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Okay, so this seems like a fairly straight forward issue but I feel that I've read every article on socket programming I can find and have not found a satisfactory answer. Let me first describe the system I am programming. I apologize, but I have to be very vague for NDA purposes, but it'll be enough to get my question across.

I'm writing a central multi threaded C server with a thread pool. There are two types of clients, type A and type B. There are thousands of each. Type A are workers which do things for Type B. Type A is constantly updating information about itself to the server (say, every 15 seconds). Type B only talks to the server when it needs something done, at which point the server picks out an A client and assigns it the job. This goes on roughly 24/7, and is very time sensitive.

I've decided to go with a persistent TCP model - this means as soon as B asks for work to be done, the server can immediately send the info over to A, without waiting for the A in question to connect to the server. Furthermore, if every A is talking to the server every 15 seconds, it would be a lot of overhead to keep establishing connections.

If the A chosen by the server is unavailable, it needs to select a new A as soon as possible because B is very impatient.

My question is, how do I tell if the connection has dropped? I'm not talking about a socket being closed, but just no longer connected. For example, B1 wants work done, server selects A1 and sends it the request. However, someone decides to snip the Ethernet cable. I can't afford to have the server happily sending data along to A1 until the connection times out minutes later. Can I ping the client before trying to send it messages or something? Will that introduce way too much latency? What can be done?

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2 Answers 2

In my opinion the only reliable way to do this is with a timer. If it takes too long to reply, then assume that it is disconnected. Kick it into a pool of servers to be fixed, and check every once in a while to see if connectivity is restored.

This is basically how the financial services industry handles market data feeds. If you don't get a response quickly enough, you can no longer trust the sender and should ignore it until things improve. For some applications they even send two identical copies of every packet over two separate network paths (use tunnels, MPLS-TE, two multicast trees) so that they always have a backup packet available if they need it.

In your case, you can probably just choose another worker and send the task to them.

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This is the only reliable, prompt way to detect missing peers. @theseankelly: In your case, you could require the A client return an "OK, starting work" response to the request from the server - if the server doesn't get a timely response, it hands the work to another A client and tries to reestablish communication with the timed-out one. –  caf Feb 25 '11 at 5:21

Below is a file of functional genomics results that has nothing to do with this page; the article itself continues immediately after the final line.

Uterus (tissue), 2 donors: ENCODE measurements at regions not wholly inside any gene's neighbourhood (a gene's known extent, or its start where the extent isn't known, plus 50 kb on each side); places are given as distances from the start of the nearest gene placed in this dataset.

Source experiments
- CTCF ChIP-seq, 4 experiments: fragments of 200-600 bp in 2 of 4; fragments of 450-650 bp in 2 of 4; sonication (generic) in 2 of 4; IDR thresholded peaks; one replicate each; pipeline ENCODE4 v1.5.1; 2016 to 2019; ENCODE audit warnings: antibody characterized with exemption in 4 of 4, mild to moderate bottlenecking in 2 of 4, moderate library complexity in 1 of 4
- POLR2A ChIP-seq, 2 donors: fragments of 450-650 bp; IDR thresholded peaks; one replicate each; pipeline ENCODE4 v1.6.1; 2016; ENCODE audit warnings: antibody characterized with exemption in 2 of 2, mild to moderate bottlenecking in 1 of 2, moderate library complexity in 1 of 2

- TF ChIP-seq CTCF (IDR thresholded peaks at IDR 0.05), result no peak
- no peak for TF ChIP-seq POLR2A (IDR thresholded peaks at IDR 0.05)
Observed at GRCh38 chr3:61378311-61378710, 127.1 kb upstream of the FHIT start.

Okay, so I need to implement some sort of handshake on top of the TCP handshake? Sounds doable. I imagine this would be done like: send(data); /* now we want a response */ select(socket with timeout); if(timeout){consider client dead and ask another} else go back and continue looping ? –  theseankelly Feb 25 '11 at 12:55
    
Also, why is the approach of shortening the TCP timeout a bad idea (in @rasika 's response) –  theseankelly Feb 25 '11 at 13:02
    
@theseankelly If something is wrong with the network, then the other end cannot signal disconnect. Similarly if the other end crashes, there will be no formal disconnect of the TCP socket. –  Michael Dillon Feb 25 '11 at 19:26
    
@Michael Dillon Right, which was my original query, but the answer that is right below the chosen one on @rasika's response talks of checking for dead peers through manipulating TCP's keepalive property. The link, again: tldp.org/HOWTO/TCP-Keepalive-HOWTO/overview.html –  theseankelly Feb 25 '11 at 20:03

Detecting TCP Client Disconnect might help.

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That approach works when I manually stop the connection - I'm using telnet to test. When I close telnet, the server can detect that the connection has been shutdown based on the recv() returning 0. However, it doesn't work if I just close my netbook and put it to sleep. The server has no idea the connection is gone until it times out. –  theseankelly Feb 25 '11 at 4:34
    
On further inspection, the second response (tldp.org/HOWTO/TCP-Keepalive-HOWTO/overview.html) seems to be promising. I'll try it out in the next few days. Thanks! –  theseankelly Feb 25 '11 at 4:36

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